Reflections on the importance of childhood reading are clearly of great interest, as is the double gaze provided when individuals recall and comment on the media they encountered as children.[15] Quite clearly, Anton Nielsen—as an adult author—had an interest in emphasizing his early engagement with books, but, alongside this, his account contains an abundance of information that would be difficult to find elsewhere. Even if we cannot rely on every detail in his account, there is no reason to doubt his description of the variety of media he encountered or the people and situations involved in giving him access to books—that is, his account of what Abigail Williams has termed “the social life of books.”[16] When attempting to learn more about children’s own activities in finding reading materials and demonstrating agency in relation to media, autobiographical sources are thus exceptionally rewarding.[17]

Autobiographical texts also hold a great deal of potential when it comes to tracing media usage and experiences among children from a variety of social backgrounds. According to our estimate, around 500 memoirs and autobiographies were published in Denmark between 1750 and 1850, and this number increases if unpublished manuscripts are included.[18] Most of these texts were composed by men and women who had led privileged lives since their childhood, but a considerable number were written by individuals who had grown up in fairly humble families. This does not mean that such authors were typical representatives of their environments—often the contrary. Many of them managed to break social barriers and climb the social ladder, and their autobiographies were often intended to document their extraordinary lives. Still, when describing when, where, how, and with whom they had access to books and other media, these authors describe (their own) unusual as well as more usual media usage in specific social environments. In this way, autobiographical sources may provide unique information and insights on children’s cross‑media practices in different social environments.

Media repertoires and media ensembles

In a number of articles and books, the German media scholars Andreas Hepp and Uwe Hasebrink have called for research into cross‑media practices by applying the concepts of media repertoires and media ensembles.[19] Although these concepts and their underlying methodologies are generally used to address the media culture of today, we intend to show that they can also be adapted and used to study media cultures of the past.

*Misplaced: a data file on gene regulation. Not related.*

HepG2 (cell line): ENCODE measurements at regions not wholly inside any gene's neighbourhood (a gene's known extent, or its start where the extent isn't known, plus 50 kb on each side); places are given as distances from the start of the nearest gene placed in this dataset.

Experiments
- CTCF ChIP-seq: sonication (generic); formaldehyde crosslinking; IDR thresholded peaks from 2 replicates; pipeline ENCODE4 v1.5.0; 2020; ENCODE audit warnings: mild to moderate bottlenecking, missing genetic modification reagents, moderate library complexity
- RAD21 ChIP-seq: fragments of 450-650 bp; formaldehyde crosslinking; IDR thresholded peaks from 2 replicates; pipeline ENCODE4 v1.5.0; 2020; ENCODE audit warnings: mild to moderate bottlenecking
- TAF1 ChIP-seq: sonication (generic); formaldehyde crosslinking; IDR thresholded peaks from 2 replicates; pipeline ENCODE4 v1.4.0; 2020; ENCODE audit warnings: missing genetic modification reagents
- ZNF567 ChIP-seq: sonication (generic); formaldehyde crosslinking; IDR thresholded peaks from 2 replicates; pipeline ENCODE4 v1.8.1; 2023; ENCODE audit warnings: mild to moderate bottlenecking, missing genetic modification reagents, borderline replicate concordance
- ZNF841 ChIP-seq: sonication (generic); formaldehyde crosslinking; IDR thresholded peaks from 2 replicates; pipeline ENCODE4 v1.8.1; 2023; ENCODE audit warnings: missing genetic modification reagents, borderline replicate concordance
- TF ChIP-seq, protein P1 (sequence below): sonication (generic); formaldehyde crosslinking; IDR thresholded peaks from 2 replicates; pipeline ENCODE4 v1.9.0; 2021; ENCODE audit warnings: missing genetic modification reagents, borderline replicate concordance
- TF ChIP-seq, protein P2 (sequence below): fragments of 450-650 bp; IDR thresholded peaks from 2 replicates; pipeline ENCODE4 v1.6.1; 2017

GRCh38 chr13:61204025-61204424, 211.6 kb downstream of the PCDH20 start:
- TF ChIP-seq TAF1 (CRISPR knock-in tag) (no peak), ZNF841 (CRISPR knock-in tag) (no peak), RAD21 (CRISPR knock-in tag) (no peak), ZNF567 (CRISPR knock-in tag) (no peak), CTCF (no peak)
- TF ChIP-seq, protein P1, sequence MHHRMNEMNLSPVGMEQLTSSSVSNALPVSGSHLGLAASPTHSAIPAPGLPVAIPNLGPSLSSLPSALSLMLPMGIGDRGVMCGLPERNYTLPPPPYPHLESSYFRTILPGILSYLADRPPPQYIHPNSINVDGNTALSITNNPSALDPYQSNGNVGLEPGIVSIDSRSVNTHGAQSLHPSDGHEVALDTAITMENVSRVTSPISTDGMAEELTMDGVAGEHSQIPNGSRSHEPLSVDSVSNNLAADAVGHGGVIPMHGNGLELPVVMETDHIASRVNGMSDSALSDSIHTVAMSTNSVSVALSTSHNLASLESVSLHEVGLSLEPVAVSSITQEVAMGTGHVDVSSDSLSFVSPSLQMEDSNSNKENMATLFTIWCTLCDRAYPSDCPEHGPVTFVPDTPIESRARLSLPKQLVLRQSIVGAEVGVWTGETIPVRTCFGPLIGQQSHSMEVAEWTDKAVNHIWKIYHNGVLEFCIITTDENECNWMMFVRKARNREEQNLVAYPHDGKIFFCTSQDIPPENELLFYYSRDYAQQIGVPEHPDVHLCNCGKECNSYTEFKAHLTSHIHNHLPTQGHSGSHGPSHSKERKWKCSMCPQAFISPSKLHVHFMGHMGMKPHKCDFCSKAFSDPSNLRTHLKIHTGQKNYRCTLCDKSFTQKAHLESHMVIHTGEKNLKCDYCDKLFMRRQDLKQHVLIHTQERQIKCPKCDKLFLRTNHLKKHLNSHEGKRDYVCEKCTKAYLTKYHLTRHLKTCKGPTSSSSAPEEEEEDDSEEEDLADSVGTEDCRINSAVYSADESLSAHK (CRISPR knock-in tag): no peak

Hepp and Hasebrink point out that media research has traditionally specialized in studying the use of particular media or genres, such as newspapers, soap operas, or specific social media platforms. However, as audiences are “inherently cross‑media,” because hardly anybody uses just one or even a few, but more often a variety of different media, there is an obvious need for cross‑media research.[20] This need has increased dramatically thanks to the recent development of so‑called “deep mediatization,” which refers to the increasing entanglement of various social domains with media.[21] Instead of focusing on media use either by individuals or in larger social domains (such as families, companies, or organizations), Hepp and Hasebrink aim to combine these approaches by suggesting a conceptual framework for studying media constellations at three different levels: the entire media environment, the media ensemble, and the media repertoire. They write:

These [levels] are, firstly, the level of the entire media environment. … [W]hat we mean by media environment is the entire body of available media at any given time. Secondly, there is the level of the media ensemble. This is the subset of the media in a media environment as it is used in a particular social domain (family, company, etc.), with respect to the available options. Thirdly, there is the level of media repertoire. This is the individuals’ selection of the media as they use and appropriate them as part of their everyday practices.[22]

While researchers should be aware of all three levels and the connections among them, Hepp and Hasebrink argue that the levels must be studied in different ways. When researching an individual’s media repertoire, it is necessary to apply a user‑centred perspective that focuses on the combination and variety of media regularly assembled by one person. Researchers should ask open questions concerning all media and how they are used by the individual, thereby focusing on relationality—that is, how the media are used in relation to each other and serve different functions in relation to different domains in the individual’s life.[23] This again rests on the assumption that “the media repertoire of an individual is not just the mere sum of the different media they use, but a meaningfully structured composition of media.”[24]

According to Hepp and Hasebrink, when researching a media ensemble, a fundamental shift in perspective is required.[25] Hepp and Hasebrink describe a media ensemble as “a social domain” (see above), but also—with reference to Norbert Elias’s process‑sociological approach—as “a communicative figuration,” involving a constellation of actors as well as “relevance frames or certain communicative practices.”[26] With regard to the relationship between ensembles and repertoires, the two scholars point out that while the media ensemble of a particular figuration can sometimes be more limited than an individual’s media repertoire, “the media ensemble in its totality might include media that certain individuals do not use.”[27]